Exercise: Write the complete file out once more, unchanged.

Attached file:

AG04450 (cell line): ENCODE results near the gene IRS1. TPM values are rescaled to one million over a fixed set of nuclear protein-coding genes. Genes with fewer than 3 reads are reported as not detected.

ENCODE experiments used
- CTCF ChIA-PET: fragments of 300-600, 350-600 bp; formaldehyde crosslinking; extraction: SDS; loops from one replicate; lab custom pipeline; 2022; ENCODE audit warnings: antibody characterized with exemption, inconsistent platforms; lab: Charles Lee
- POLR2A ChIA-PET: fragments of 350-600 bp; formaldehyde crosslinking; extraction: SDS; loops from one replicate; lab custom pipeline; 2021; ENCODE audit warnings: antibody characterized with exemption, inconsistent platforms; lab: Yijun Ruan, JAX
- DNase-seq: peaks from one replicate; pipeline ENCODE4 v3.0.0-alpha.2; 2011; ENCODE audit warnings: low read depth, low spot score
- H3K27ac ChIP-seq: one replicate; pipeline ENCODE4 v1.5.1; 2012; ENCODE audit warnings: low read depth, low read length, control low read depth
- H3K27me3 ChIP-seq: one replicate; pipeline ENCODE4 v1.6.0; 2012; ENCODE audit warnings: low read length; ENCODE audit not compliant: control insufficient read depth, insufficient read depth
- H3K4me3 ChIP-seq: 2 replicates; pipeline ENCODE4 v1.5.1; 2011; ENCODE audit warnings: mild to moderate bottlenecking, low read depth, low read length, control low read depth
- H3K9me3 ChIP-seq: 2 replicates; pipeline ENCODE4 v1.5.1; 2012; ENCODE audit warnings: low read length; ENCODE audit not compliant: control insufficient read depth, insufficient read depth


AG04450 (cell line): ENCODE results near the gene IRS1. TPM values are rescaled to one million over a fixed set of nuclear protein-coding genes. Genes with fewer than 3 reads are reported as not detected.

ENCODE experiments used
- CTCF ChIA-PET: fragments of 300-600, 350-600 bp; formaldehyde crosslinking; extraction: SDS; loops from one replicate; lab custom pipeline; 2022; ENCODE audit warnings: antibody characterized with exemption, inconsistent platforms; lab: Charles Lee
- POLR2A ChIA-PET: fragments of 350-600 bp; formaldehyde crosslinking; extraction: SDS; loops from one replicate; lab custom pipeline; 2021; ENCODE audit warnings: antibody characterized with exemption, inconsistent platforms; lab: Yijun Ruan, JAX
- DNase-seq: peaks from one replicate; pipeline ENCODE4 v3.0.0-alpha.2; 2011; ENCODE audit warnings: low read depth, low spot score
- H3K27ac ChIP-seq: one replicate; pipeline ENCODE4 v1.5.1; 2012; ENCODE audit warnings: low read depth, low read length, control low read depth
- H3K27me3 ChIP-seq: one replicate; pipeline ENCODE4 v1.6.0; 2012; ENCODE audit warnings: low read length; ENCODE audit not compliant: control insufficient read depth, insufficient read depth
- H3K4me3 ChIP-seq: 2 replicates; pipeline ENCODE4 v1.5.1; 2011; ENCODE audit warnings: mild to moderate bottlenecking, low read depth, low read length, control low read depth
- H3K9me3 ChIP-seq: 2 replicates; pipeline ENCODE4 v1.5.1; 2012; ENCODE audit warnings: low read length; ENCODE audit not compliant: control insufficient read depth, insufficient read depth